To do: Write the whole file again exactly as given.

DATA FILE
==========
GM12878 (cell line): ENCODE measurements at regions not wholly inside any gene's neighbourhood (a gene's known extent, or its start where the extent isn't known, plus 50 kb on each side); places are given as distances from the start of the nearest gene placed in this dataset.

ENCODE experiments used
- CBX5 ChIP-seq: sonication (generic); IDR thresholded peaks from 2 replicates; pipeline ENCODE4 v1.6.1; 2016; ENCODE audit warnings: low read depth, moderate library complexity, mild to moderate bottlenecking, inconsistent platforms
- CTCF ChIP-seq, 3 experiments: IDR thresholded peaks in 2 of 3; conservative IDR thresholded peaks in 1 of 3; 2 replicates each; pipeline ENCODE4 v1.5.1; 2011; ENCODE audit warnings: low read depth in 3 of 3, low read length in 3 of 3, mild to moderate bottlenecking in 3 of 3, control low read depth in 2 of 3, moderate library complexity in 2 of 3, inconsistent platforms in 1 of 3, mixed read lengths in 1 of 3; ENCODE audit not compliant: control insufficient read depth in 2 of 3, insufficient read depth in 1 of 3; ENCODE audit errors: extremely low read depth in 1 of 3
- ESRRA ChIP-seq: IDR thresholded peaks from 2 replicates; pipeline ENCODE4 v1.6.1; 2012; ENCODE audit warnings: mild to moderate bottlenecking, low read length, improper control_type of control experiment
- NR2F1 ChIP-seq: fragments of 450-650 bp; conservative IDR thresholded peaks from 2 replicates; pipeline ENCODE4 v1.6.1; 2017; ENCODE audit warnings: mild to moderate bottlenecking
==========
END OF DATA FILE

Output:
GM12878 (cell line): ENCODE measurements at regions not wholly inside any gene's neighbourhood (a gene's known extent, or its start where the extent isn't known, plus 50 kb on each side); places are given as distances from the start of the nearest gene placed in this dataset.

ENCODE experiments used
- CBX5 ChIP-seq: sonication (generic); IDR thresholded peaks from 2 replicates; pipeline ENCODE4 v1.6.1; 2016; ENCODE audit warnings: low read depth, moderate library complexity, mild to moderate bottlenecking, inconsistent platforms
- CTCF ChIP-seq, 3 experiments: IDR thresholded peaks in 2 of 3; conservative IDR thresholded peaks in 1 of 3; 2 replicates each; pipeline ENCODE4 v1.5.1; 2011; ENCODE audit warnings: low read depth in 3 of 3, low read length in 3 of 3, mild to moderate bottlenecking in 3 of 3, control low read depth in 2 of 3, moderate library complexity in 2 of 3, inconsistent platforms in 1 of 3, mixed read lengths in 1 of 3; ENCODE audit not compliant: control insufficient read depth in 2 of 3, insufficient read depth in 1 of 3; ENCODE audit errors: extremely low read depth in 1 of 3
- ESRRA ChIP-seq: IDR thresholded peaks from 2 replicates; pipeline ENCODE4 v1.6.1; 2012; ENCODE audit warnings: mild to moderate bottlenecking, low read length, improper control_type of control experiment
- NR2F1 ChIP-seq: fragments of 450-650 bp; conservative IDR thresholded peaks from 2 replicates; pipeline ENCODE4 v1.6.1; 2017; ENCODE audit warnings: mild to moderate bottlenecking